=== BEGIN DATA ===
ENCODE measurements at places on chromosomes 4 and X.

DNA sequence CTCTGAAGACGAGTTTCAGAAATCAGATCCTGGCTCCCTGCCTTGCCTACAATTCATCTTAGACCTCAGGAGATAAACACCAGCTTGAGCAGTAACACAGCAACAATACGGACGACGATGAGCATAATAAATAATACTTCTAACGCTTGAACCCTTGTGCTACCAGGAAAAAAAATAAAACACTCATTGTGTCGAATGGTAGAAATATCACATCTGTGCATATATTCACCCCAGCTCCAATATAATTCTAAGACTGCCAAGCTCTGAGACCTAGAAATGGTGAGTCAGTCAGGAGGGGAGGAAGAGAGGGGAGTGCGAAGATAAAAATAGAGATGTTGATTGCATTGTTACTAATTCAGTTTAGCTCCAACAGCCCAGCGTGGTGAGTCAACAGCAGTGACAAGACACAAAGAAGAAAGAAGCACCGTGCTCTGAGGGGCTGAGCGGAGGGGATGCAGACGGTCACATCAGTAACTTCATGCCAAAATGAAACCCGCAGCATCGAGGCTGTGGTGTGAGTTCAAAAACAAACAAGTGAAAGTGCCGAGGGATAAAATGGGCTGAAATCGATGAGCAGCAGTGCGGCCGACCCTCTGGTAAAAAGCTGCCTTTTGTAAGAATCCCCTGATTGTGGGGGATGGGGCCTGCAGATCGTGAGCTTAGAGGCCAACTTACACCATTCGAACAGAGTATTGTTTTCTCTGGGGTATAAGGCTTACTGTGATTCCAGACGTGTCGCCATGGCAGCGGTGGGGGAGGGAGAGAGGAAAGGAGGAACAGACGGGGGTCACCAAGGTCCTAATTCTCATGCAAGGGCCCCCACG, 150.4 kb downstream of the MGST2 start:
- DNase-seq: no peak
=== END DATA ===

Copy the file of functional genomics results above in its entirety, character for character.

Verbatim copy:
ENCODE measurements at places on chromosomes 4 and X.

DNA sequence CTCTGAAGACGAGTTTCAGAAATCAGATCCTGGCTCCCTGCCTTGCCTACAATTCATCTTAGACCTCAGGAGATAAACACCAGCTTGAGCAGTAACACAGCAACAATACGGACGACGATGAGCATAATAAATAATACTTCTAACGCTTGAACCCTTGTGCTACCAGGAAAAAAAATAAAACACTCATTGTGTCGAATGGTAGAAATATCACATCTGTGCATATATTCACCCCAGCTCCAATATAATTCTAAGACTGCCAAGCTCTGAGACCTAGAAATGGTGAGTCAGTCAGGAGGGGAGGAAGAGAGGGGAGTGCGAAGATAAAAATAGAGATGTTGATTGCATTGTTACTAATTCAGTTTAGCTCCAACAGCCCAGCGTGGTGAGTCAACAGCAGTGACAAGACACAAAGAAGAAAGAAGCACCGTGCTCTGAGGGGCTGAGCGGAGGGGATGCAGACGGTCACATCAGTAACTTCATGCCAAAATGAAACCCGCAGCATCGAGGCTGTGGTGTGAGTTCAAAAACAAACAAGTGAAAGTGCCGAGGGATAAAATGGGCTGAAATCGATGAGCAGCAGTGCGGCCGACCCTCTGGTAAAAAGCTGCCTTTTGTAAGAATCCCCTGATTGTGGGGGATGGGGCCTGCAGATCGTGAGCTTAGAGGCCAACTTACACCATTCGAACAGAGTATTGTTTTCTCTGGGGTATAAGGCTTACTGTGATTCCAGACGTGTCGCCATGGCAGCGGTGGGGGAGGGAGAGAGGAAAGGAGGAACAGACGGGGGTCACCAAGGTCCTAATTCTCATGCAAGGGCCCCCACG, 150.4 kb downstream of the MGST2 start:
- DNase-seq: no peak